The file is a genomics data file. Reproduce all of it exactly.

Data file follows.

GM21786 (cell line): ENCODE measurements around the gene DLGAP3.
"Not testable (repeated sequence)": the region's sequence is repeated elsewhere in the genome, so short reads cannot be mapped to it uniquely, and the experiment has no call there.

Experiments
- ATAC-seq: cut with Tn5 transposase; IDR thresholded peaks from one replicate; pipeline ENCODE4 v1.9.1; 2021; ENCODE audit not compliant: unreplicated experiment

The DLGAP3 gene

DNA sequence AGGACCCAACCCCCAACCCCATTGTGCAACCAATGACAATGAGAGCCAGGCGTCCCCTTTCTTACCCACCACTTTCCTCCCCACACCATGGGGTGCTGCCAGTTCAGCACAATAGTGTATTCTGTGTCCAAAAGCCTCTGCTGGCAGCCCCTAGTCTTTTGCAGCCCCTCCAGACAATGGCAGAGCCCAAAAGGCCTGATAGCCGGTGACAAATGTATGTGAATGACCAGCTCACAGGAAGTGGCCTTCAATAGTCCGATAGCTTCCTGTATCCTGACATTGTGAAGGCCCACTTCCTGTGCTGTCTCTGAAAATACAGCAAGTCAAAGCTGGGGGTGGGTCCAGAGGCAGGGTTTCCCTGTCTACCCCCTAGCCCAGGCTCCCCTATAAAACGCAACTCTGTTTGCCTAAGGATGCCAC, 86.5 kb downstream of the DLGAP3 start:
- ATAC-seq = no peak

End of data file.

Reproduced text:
GM21786 (cell line): ENCODE measurements around the gene DLGAP3.
"Not testable (repeated sequence)": the region's sequence is repeated elsewhere in the genome, so short reads cannot be mapped to it uniquely, and the experiment has no call there.

Experiments
- ATAC-seq: cut with Tn5 transposase; IDR thresholded peaks from one replicate; pipeline ENCODE4 v1.9.1; 2021; ENCODE audit not compliant: unreplicated experiment

The DLGAP3 gene

DNA sequence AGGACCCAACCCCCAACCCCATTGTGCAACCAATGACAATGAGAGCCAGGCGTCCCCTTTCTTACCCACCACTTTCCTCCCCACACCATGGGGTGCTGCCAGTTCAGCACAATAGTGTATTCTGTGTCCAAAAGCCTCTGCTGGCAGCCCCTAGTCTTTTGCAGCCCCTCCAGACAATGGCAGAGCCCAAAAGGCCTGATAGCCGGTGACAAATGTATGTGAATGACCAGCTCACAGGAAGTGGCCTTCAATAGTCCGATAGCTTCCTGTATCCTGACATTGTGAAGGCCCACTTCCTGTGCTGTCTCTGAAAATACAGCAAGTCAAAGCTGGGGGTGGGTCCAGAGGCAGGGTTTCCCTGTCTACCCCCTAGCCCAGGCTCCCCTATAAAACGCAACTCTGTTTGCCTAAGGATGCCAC, 86.5 kb downstream of the DLGAP3 start:
- ATAC-seq = no peak